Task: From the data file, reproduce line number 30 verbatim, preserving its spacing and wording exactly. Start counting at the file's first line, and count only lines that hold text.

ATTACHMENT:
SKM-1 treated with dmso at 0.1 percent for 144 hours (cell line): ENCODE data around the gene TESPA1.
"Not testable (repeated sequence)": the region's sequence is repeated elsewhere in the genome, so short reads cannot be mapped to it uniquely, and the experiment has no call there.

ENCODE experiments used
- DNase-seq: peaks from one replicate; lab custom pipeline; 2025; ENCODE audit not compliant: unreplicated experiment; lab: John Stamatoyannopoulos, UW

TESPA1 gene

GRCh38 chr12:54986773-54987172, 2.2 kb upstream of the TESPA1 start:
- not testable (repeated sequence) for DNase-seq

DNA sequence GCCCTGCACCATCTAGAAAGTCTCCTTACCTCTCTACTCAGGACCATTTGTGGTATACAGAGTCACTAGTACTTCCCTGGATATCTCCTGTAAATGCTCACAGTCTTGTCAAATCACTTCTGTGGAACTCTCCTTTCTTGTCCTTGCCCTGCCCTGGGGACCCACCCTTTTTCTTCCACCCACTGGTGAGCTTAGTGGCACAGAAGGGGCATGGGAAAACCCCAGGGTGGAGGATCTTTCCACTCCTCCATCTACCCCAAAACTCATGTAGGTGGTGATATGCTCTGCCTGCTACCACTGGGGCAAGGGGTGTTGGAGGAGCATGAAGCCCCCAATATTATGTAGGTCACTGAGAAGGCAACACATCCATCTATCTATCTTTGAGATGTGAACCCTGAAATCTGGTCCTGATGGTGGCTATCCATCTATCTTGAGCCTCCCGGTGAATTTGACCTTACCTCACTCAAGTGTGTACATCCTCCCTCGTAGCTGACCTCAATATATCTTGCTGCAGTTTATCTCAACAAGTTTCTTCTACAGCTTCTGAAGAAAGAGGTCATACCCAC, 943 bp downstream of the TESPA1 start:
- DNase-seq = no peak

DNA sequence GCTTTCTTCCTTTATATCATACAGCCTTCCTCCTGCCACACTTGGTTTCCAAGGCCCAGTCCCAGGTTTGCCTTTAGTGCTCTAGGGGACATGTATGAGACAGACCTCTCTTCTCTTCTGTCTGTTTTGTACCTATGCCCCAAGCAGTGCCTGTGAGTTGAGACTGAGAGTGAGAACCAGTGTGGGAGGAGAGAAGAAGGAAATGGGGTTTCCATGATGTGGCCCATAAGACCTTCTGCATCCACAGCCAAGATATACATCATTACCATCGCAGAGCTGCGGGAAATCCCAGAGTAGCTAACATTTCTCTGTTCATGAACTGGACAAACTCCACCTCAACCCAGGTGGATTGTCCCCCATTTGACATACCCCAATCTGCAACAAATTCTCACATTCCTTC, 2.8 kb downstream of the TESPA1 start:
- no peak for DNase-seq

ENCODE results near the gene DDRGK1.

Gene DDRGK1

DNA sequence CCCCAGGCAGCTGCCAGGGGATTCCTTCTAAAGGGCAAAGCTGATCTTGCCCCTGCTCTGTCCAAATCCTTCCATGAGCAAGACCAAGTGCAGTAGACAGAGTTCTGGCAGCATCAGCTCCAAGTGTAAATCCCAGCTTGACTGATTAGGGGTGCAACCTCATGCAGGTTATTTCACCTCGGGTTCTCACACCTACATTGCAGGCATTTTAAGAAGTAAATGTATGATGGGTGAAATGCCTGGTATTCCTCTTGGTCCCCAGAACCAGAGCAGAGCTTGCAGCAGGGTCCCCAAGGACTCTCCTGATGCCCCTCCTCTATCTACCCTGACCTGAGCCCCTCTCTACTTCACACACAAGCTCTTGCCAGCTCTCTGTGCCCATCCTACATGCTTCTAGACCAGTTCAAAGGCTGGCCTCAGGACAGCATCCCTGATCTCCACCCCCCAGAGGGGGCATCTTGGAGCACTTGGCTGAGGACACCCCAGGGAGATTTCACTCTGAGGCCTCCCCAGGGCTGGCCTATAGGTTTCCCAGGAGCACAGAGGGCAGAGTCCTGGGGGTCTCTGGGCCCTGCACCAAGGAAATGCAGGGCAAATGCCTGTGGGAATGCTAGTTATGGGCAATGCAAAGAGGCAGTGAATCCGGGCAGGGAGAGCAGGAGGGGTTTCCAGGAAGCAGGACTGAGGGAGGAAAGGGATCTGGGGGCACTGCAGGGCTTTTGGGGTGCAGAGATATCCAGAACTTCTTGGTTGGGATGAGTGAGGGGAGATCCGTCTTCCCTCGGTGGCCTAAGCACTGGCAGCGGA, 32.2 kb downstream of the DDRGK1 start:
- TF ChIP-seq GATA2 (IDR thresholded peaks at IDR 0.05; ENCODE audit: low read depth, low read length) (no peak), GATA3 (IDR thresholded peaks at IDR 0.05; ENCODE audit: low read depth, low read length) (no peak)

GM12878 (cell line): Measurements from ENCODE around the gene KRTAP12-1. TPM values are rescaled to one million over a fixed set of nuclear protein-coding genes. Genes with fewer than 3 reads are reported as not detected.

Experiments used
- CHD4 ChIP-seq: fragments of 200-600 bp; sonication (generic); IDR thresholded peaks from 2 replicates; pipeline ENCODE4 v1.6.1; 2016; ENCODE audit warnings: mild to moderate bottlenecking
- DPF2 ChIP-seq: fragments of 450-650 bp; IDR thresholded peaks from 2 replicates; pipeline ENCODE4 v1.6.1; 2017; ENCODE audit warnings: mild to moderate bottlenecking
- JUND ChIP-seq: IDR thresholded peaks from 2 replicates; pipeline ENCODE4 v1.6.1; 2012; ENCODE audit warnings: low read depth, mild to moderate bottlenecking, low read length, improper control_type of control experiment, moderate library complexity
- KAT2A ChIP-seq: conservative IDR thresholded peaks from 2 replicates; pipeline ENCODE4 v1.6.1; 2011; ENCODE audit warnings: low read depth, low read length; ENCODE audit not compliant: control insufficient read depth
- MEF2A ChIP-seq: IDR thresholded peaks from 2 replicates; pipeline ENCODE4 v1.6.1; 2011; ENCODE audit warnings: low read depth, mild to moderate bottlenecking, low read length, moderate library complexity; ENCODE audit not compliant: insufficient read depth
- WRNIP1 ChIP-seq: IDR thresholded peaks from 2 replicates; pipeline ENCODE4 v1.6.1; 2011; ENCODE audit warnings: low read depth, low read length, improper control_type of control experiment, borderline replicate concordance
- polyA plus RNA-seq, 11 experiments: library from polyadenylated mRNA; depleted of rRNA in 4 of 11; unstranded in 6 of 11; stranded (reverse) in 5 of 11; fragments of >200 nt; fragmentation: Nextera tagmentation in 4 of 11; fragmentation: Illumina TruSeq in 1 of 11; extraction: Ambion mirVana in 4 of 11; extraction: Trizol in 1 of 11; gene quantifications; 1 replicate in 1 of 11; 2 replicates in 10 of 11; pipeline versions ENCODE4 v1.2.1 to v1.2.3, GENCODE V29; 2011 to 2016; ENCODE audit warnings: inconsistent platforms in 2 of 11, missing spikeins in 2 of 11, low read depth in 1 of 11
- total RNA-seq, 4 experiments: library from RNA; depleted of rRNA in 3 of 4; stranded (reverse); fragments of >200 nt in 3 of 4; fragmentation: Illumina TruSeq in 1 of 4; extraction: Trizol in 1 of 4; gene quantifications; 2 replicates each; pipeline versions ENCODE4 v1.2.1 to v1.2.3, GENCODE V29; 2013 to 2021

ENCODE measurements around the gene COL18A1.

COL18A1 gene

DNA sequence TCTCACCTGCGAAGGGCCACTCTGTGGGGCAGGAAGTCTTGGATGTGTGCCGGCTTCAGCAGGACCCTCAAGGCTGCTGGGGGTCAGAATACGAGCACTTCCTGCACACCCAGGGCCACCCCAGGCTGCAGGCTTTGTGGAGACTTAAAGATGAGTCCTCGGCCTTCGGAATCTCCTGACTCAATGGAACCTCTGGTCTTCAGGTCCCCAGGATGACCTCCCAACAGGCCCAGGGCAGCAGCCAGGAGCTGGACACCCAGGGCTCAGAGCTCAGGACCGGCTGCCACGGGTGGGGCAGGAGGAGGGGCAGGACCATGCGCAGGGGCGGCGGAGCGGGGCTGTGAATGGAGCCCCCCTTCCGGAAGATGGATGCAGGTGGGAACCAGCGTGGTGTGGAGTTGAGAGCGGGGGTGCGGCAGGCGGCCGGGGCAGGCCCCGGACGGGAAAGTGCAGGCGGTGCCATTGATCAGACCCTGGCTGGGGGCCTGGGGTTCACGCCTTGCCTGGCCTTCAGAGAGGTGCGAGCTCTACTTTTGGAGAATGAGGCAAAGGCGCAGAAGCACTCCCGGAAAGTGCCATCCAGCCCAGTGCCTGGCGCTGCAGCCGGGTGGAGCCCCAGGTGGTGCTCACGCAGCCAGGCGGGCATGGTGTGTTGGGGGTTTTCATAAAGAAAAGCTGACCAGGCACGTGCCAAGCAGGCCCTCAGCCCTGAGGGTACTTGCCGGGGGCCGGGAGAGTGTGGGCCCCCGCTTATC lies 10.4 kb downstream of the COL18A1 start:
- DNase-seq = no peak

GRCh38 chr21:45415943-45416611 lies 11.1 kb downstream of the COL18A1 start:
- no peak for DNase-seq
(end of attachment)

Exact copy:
GRCh38 chr21:45415943-45416611 lies 11.1 kb downstream of the COL18A1 start: